THANK YOU to Examiners: We extend a massive thank you to the 2020 examiners for Membership in Equine Surgery and Equine Practice, and Fellowship in Equine Surgery. These examiners have worked tirelessly through the disruption of COVID-19 pandemic to not only create a relevant examination of the highest standard, but to examine via a digital distance platform at Fellowship level. Thank you to examiners and to our candidates for negotiating these challenges, including postponing Membership examination to 2021.

Examinations in 2021: The Equine Chapter is pleased to be offering Membership examination in Equine Surgery, Equine Medicine, and Equine Practice in 2021. Please encourage your associates to consider undertaking these examinations.


- November 2020

Scone Equine Group Award for Excellence in Equine Surgery

Congratulations to Dr Ashley Vermeulen for successfully completing the membership examination in Equine Surgery. Ashley was awarded the Scone Equine Group prize for the best performed candidate in this year's examination.

Ashley graduated from the University of Sydney with an honors degree in Exercise and Sports Science and published on Equine Excercise Physiology and exercise testing in Thoroughbred racehorses. After several years working with racehorses throughout Australia and overseas, Ashley returned to study and completed a Veterinary degree at the University of Queensland. Ashley has worked as an Equine Veterinarian in Sydney, predominantly at Randwick, Rosehill and Warwick Farm racecouses. Ashley is now working at the Morphetville Equine Clinic.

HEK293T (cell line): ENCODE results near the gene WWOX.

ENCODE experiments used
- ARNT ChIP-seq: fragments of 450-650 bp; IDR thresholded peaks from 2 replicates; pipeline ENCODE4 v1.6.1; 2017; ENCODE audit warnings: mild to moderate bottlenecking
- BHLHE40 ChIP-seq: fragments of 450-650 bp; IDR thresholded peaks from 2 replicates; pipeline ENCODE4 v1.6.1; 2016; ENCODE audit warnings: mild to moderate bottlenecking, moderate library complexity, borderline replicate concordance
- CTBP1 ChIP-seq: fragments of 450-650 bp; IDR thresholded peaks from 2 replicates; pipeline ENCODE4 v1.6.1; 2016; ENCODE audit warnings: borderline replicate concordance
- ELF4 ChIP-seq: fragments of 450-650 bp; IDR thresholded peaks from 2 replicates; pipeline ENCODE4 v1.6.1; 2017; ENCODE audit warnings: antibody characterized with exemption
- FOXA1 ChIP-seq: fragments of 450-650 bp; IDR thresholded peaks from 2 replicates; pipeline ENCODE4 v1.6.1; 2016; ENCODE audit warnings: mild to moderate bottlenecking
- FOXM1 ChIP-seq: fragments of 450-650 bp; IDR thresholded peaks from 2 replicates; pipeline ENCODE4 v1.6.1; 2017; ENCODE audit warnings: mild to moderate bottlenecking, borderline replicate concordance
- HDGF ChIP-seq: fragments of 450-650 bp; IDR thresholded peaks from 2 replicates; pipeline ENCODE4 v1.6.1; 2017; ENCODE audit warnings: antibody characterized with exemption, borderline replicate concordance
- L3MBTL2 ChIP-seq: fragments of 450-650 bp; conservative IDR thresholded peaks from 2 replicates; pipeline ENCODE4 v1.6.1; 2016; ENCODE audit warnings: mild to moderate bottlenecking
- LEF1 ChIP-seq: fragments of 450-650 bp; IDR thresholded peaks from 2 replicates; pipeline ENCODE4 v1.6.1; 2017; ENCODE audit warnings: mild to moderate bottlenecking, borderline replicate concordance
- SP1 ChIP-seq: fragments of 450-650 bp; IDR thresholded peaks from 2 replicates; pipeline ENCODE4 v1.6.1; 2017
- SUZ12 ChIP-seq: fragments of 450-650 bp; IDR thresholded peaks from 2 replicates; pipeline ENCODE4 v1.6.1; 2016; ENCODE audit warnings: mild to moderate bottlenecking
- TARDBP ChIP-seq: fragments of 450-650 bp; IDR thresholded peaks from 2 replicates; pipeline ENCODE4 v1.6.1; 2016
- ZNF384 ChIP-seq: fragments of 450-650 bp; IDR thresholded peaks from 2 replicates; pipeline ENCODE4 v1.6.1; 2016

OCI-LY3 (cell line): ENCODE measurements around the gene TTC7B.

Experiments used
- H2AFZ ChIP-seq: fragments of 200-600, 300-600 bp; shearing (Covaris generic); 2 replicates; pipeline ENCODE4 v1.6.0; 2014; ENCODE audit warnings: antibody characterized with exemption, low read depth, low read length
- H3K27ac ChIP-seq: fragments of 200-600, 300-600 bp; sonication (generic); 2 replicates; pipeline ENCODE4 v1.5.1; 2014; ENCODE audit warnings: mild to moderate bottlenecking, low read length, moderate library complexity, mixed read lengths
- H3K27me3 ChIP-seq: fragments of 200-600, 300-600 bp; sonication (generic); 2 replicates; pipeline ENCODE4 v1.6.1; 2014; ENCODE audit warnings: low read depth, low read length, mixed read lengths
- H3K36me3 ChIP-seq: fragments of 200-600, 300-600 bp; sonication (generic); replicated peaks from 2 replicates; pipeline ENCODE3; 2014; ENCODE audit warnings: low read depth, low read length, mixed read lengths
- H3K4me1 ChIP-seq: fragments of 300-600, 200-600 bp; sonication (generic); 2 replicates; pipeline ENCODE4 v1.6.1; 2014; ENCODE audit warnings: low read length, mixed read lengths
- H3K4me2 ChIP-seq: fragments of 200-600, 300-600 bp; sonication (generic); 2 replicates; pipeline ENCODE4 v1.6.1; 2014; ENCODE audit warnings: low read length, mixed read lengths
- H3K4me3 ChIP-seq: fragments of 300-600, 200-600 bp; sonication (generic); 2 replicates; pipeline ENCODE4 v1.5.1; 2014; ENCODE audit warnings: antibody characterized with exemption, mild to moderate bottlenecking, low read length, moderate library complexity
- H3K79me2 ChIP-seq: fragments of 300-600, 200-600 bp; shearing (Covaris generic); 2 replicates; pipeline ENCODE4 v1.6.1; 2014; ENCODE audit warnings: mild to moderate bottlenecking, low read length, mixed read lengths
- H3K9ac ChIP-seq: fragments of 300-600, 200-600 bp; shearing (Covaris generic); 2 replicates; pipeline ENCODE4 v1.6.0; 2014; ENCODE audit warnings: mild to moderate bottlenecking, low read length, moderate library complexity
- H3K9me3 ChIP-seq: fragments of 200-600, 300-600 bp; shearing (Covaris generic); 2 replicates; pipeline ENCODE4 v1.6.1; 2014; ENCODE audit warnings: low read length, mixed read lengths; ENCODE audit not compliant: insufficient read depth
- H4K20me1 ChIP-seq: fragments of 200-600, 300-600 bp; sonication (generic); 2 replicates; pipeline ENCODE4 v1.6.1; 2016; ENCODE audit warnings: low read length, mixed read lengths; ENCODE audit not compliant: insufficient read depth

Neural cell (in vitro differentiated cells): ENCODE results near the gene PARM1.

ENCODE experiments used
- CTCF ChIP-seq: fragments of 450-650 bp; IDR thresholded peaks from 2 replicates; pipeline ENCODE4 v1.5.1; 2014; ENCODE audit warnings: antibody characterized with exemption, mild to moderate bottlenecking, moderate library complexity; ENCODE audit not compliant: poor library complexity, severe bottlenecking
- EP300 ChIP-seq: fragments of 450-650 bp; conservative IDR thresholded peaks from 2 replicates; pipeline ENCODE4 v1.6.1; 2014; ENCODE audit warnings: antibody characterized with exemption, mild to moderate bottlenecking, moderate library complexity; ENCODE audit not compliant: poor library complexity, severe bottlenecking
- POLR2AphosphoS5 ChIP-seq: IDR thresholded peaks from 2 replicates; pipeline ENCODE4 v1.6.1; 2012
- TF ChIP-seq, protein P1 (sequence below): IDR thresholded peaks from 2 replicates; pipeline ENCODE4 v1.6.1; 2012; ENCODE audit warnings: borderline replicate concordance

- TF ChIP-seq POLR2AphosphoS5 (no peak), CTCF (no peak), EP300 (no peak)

Reg Pascoe Research Session prizewinner

Congratulations to Alexandra Jaarsma who was the inaugural winner of the Reg Pascoe ANZCVS Research session prize.

Alexandra presented her research entitled "Owner-reported respiratory disease in South Australian horses" and is currently working at the University of Adelaide veterinary hospital.


Equine Chapter Proceedings available

The Equine Chapter Proceedings are available for download from the link below

2018 Equine Chapter Proceedings


We look forward to seeing you all on the Gold Coast in a couple of days.


Regards

Equine Chapter Executive Committee


Equine Chapter Research session

The Equine Chapter Research session will be held again this year during our annual Science week program. It will be held on the 6th July 2018 and we encourage people to submit their abstracts for consideration. If selected to present your abstract, your presentation will be assessed by 2 independent assessors and if considered the best presentation will be awarded with a prize.


For more information please follow the link below:

Equine Chapter Research Session - Call for Abstracts


If any further information is required please email presidentequine@anzcvs.org.au


FACEBOOK

The Equine Chapter now has it's own Facebook page!

Visit us on our Facebook site (ANZCVS Equine Chapter) and "like/follow" us to keep up to date with any news and interesting posts

SCIENCE WEEK 2018

Join us for the Equine Chapter program at Science Week 2018.

We have an exciting program this year which has an Emergency theme. We are extremely happy to announce that our key-note speaker is Professor Chris Sanchez from the University of Florida. We also have excellent local speakers including two specialists in the human field discussing traumatic brain injury and sepsis.

 

The preliminary program can be seen when you follow the link below:

Equine Chapter Program 2018


Look forward to seeing you on the Gold Coast in July!